Per 36 minutes, Al Jefferson (surprisingly) averaged more points (20.7) and rebounds (10.7) in his bench role for the Indiana Pacers than he did over either of his final two seasons with the Charlotte Hornets. Yet, because his paint-centric game was equally as ill-suited to satisfy his team’s desire to play with pace as the roster’s lack of shooting was to meet his need for space, the Blue & Gold were (unsurprisingly) 7.4 points per 100 possessions better with him off the floor than on. Overall, the anachronistic center was minus-99 in 931 minutes of playing time.
How did Al Jefferson impress?
Despite his incredibly rocky start to the season, Jefferson actually managed to score more points per possession (PPP) on post up plays this season (0.98) as opposed to last (0.88). That mark only places him in the 78th percentile league-wide, but for many small-ball benches it was still enough to warrant sending double-coverage to him on the low block. Unfortunately, the clunky reserve lineups he played within essentially negated those types of shifts in gravity.
It begs repeating here that there really was no excuse for continuing to trot out the double-plodder, all-bench lineups once Paul George, C.J. Miles, and Thaddeus Young were all healthy enough to play. Per NBA Wowy, the Miles-Jefferson tandem wan’t a net positive per 100 possessions (minus-1.0), but it was a lot closer to breaking even than Allen-Jefferson (minus-10.8) and Seraphin-Jefferson (minus-4.2).
How did Al Jefferson disappoint?
According to Kevin Pritchard, the 32-year-old wasn’t in “great physical shape.” This was evident from the start of the season when he was routinely short-arming makeable shots, struggling to muster the energy to box out, and lagging behind the break.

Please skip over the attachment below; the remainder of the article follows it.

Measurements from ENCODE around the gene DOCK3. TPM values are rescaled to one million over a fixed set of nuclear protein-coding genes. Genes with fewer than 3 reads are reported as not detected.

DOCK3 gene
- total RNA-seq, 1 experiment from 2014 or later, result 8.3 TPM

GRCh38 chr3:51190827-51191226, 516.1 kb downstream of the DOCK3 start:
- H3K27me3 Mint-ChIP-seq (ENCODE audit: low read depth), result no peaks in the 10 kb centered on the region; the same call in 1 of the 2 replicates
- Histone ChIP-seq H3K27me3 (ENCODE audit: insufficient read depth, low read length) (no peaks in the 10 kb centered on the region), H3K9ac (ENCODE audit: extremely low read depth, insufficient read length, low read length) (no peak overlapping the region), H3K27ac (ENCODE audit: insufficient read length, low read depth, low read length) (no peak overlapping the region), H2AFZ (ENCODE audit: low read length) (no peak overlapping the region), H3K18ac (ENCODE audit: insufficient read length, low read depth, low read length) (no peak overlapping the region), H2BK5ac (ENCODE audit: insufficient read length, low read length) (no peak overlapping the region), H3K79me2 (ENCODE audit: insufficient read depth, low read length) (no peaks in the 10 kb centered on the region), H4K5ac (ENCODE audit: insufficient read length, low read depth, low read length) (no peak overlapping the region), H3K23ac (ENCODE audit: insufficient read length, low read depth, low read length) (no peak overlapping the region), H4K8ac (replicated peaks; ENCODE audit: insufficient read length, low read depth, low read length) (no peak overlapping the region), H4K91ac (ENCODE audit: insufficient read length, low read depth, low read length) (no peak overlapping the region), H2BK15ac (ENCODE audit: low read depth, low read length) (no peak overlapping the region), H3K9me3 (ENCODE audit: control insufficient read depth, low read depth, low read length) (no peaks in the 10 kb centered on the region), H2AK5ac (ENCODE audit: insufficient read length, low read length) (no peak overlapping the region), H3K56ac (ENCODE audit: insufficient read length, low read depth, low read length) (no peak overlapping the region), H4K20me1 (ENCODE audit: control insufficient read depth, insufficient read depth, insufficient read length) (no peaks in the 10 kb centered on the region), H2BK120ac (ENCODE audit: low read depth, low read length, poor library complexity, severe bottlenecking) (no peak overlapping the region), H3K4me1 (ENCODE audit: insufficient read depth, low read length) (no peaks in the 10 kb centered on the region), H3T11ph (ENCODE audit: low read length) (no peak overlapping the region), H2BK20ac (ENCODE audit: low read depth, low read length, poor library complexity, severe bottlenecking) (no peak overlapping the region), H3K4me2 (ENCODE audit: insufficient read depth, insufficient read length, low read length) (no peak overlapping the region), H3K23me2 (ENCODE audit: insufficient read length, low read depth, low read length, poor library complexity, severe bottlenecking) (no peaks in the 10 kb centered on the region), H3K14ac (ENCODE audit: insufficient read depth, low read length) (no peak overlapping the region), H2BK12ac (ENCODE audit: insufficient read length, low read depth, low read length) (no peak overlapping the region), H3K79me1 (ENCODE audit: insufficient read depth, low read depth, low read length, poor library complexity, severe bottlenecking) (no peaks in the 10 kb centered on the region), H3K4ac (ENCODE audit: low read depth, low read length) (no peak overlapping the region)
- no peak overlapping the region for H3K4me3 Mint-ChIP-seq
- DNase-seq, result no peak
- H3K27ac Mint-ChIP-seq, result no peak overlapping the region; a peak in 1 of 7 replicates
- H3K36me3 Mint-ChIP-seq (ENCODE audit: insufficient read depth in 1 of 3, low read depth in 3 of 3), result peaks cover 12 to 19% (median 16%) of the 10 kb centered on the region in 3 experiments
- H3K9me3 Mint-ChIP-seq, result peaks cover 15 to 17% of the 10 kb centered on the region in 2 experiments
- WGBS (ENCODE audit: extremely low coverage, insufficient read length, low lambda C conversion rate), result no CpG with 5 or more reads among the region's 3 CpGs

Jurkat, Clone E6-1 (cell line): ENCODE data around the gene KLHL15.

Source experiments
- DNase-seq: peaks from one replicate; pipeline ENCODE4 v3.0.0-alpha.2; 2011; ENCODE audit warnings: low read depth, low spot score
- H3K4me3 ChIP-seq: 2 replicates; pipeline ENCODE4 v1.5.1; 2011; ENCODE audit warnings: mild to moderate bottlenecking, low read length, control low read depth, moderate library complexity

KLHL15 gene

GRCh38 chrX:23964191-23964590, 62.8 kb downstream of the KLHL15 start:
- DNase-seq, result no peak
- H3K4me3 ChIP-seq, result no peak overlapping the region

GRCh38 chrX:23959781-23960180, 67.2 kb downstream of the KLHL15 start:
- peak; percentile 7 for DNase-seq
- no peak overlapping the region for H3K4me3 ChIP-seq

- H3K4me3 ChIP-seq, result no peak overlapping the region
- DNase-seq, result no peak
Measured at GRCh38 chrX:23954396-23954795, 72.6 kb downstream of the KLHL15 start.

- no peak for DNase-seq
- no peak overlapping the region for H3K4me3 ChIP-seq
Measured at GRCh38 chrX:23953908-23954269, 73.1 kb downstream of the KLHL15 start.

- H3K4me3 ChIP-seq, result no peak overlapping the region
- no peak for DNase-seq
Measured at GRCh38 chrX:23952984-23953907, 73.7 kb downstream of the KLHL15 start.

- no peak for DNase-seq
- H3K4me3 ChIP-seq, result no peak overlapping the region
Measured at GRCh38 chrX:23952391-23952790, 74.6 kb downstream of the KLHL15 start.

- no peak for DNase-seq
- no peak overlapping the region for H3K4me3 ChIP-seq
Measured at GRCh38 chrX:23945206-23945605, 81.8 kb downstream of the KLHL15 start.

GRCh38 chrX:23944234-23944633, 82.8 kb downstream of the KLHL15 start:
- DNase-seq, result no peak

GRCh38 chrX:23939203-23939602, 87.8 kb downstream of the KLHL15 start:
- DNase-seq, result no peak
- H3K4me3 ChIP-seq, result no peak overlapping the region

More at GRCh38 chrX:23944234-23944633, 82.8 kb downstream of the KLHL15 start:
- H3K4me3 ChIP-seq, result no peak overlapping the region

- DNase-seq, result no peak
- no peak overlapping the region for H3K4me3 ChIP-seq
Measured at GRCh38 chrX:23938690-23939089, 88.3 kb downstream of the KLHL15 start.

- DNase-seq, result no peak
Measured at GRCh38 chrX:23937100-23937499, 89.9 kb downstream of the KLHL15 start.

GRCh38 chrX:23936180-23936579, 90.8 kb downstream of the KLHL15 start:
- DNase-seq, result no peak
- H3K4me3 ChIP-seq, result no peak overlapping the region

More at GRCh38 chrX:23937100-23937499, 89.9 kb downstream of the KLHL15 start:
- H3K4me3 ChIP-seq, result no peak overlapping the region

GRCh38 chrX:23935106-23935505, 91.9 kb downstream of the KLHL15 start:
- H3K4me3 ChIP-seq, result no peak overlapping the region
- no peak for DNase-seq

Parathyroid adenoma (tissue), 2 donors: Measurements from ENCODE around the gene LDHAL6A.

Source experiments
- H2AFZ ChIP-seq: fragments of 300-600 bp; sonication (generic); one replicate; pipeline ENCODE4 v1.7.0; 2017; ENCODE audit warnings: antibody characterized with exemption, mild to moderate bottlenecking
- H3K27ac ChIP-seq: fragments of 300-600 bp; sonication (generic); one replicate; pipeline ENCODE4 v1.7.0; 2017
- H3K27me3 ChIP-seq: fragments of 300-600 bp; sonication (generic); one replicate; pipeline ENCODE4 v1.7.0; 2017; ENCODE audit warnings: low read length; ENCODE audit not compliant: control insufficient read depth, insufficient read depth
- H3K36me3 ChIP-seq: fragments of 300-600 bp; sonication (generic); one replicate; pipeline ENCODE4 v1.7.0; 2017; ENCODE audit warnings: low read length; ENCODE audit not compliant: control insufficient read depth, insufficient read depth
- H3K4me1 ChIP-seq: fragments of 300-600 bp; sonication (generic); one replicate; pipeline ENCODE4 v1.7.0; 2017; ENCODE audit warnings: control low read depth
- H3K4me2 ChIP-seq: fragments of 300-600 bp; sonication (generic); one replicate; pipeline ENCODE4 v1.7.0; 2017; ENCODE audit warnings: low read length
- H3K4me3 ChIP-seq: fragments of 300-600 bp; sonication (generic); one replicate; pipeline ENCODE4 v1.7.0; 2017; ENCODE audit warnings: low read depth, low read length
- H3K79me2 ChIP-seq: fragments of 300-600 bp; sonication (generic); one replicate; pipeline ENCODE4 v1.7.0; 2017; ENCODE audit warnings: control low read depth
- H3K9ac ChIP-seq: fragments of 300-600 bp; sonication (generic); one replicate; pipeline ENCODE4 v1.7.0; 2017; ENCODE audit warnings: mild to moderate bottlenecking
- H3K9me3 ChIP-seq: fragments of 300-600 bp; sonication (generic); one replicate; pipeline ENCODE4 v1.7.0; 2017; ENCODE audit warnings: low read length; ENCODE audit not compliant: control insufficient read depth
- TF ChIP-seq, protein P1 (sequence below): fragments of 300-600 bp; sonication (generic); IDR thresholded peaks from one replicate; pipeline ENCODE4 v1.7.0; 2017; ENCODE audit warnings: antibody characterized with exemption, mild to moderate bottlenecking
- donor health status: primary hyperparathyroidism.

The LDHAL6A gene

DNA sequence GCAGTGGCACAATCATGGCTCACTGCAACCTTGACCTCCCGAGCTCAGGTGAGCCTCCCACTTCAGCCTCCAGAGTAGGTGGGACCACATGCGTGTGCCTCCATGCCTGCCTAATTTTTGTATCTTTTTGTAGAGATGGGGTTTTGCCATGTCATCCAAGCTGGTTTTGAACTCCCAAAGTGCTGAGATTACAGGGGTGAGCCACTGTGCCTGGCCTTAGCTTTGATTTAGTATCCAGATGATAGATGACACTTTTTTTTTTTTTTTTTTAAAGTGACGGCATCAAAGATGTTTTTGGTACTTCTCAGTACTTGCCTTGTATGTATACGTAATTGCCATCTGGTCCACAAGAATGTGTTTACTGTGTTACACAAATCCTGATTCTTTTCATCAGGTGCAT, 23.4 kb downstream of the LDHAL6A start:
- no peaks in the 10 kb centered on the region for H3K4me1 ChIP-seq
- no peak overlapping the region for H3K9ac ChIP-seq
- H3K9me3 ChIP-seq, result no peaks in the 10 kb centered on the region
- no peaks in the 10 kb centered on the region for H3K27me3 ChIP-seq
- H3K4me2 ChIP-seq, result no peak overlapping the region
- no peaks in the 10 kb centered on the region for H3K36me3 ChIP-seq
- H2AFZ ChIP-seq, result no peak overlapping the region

Take this play against the Brooklyn Nets, for instance. Here’s the Pacers playing 4-on-5 while they wait for Al Jefferson to cross half court:
Missing the final nine games of the season with a sprain to his left ankle opened the door for Kevin Seraphin to permanently commandeer his minutes. With the slighter version of Al Jefferson manning the middle solo alongside Lance Stephenson running point and Aaron Brooks, Paul George, and C.J. Miles spreading the floor, the Pacers outscored opponents by a mammoth 25.5 points per 100 possessions over the final six games. Seraphin, no doubt, was the benefactor of Stephenson’s ability to feed him on the low block for soft hook shots, find him crashing hard toward the rim, and dish it back to him at the elbow. In fact, so much so that the Frenchman put up similar numbers to Jefferson at less than 20 percent the cost.
Though he was removed from the injury list prior to Game 2, Al Jefferson never saw a minute of action in the playoffs.
“Al (Jefferson) knows his issues,” Pritchard said on 1070 The Fan’s The Dan Dakich Show. “We’re going to work him really hard to get him back where he needs to be.”
That’s a start, but improving his level of fitness won’t matter if they don’t tweak the fit of the players with which they surround him. Otherwise, Kevin Seraphin can absorb his minutes, but he can’t erase his salary.